‘Watermarks’ captures poignant piece of Jewish, Holocaust history | TheUnion.com

‘Watermarks’ captures poignant piece of Jewish, Holocaust history

It’s Women’s History Month, and the film “Watermarks” tell the extraordinary true story about champion women swimmers of the legendary Jewish sports club, Hakoah Vienna.

Told by the swimmers, now in their 80s, “Watermarks” is about a group of young girls with a passion to be the best. It is the saga of seven outstanding athletes who still swim daily as they age with grace.

Hakoah (“Strength” in Hebrew) was founded in 1909 after a law was passed forbidding the admission of Jews to Austrian sports clubs. Until then, Austrian-Jewish culture had produced many world-class intellectuals and artists, such as Freud and Mahler, but no athletes of note. An astonishing success, Hakoah grew to be one of Europe’s biggest athletic clubs. In the 1930s, Hakoah’s best-known triumphs came from its women swimmers, who dominated national competitions in Austria. When the Nazis shut down the club in 1938, the swimmers managed to flee the country.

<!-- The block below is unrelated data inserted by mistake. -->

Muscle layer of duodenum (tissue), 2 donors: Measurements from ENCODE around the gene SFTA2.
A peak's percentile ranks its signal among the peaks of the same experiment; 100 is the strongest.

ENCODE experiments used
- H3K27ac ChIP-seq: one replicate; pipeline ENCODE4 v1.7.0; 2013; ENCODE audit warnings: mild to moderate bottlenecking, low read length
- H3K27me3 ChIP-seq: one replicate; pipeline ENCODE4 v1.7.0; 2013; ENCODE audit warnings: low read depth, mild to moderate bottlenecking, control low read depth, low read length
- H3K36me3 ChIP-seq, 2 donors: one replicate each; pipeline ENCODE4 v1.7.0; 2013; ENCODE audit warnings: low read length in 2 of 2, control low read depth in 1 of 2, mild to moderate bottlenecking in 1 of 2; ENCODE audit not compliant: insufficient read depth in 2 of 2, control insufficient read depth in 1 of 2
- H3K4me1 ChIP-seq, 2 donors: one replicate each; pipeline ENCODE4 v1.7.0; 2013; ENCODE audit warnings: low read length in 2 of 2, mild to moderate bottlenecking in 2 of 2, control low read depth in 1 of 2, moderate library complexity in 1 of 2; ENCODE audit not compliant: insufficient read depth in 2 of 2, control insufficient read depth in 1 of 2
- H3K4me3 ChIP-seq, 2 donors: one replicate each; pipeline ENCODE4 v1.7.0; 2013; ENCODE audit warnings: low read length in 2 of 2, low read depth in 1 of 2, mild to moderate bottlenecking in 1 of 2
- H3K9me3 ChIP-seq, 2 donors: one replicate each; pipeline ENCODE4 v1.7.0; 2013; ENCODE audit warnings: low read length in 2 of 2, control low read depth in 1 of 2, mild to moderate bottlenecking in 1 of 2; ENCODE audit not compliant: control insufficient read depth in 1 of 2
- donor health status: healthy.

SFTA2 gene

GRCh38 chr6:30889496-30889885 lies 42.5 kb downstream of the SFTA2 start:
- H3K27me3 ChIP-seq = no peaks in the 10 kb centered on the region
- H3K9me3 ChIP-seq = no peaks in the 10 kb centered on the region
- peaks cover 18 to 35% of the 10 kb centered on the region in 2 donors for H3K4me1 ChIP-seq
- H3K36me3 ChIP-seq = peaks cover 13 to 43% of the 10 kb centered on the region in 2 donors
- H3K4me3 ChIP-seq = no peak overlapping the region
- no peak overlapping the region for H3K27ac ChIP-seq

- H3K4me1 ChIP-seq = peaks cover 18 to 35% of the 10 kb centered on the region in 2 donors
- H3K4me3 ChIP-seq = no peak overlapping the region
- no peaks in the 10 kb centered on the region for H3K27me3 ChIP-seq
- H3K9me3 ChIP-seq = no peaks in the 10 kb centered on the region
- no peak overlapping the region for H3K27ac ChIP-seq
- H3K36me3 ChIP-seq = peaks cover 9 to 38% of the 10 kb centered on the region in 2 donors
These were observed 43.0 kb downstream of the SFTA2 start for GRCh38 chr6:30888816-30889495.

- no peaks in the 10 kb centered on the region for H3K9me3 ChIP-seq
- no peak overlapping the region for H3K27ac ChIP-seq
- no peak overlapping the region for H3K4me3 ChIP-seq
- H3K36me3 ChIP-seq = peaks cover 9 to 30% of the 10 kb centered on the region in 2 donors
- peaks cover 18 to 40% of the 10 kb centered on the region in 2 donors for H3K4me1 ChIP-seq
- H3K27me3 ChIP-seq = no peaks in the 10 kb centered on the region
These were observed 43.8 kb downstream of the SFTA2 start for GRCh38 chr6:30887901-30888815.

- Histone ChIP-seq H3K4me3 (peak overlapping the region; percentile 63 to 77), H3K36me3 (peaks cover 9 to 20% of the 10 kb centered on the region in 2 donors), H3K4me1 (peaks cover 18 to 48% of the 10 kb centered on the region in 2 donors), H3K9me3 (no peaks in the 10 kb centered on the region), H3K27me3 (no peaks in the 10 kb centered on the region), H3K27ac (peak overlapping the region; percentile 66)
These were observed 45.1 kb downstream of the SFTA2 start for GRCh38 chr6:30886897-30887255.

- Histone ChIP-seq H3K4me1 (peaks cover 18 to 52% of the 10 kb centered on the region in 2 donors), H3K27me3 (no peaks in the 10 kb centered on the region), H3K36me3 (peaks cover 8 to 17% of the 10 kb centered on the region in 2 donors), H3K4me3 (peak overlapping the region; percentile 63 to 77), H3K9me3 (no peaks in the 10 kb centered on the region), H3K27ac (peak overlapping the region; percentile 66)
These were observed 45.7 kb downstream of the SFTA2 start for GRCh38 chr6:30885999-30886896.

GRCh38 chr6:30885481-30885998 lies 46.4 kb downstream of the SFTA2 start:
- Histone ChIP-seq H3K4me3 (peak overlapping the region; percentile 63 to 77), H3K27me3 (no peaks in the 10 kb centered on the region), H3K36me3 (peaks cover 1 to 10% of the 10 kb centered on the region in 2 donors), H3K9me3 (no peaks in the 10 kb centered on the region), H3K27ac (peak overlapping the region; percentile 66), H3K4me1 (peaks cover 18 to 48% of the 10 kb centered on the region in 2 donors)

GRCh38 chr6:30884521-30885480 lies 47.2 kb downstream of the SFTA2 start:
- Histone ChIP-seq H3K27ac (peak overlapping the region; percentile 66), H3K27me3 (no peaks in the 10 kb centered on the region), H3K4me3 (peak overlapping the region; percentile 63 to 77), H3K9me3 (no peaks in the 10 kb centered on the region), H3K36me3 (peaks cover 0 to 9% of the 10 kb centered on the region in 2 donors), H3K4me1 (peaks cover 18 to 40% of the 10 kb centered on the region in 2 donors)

Sixty-five years later, director Yaron Zilberman met the members of the women’s swim team in their homes around the world and arranged for them to reunite at their old swimming pool in Vienna. This reunion journey, captured for posterity in the film, evoked poignant memories of their youth and strengthened lifelong bonds.

To quote New York Times movie reviewer Stephen Holden: “As these women tell their stories in a tone of wonderment, “Watermarks” becomes more than a pointed footnote to the Holocaust. It emerges as a surprisingly encouraging reflection on the distance between youth and advanced age. Despite their physical frailty, the spirit of these women, many of them honored professionals in a variety of fields, remains intact, and their joy at reconnecting outweighs their uneasiness at returning to the homeland that rejected them.”

Viewers are invited to purchase refreshments and stay for a facilitated discussion afterwards. All proceeds go to the Peace Center.


WHAT: Peace Center Film Forum presents a special Women’s History Month showing of “Watermarks”

WHEN: Peace Center Film Forum presents a special Women’s History Month showing of “Watermarks”

WHERE: Peace Center at The Center for the Arts Annex, upstairs, 316 W Main St., Grass Valley

ADMISSION: Donation of $4 to $20 (no one is turned away for lack of funds)

INFORMATION: Contact the Peace Center of Nevada County at (530)273-4030 or ncpeace@sbcglobal.net or online at http://www.ncpeace.org.

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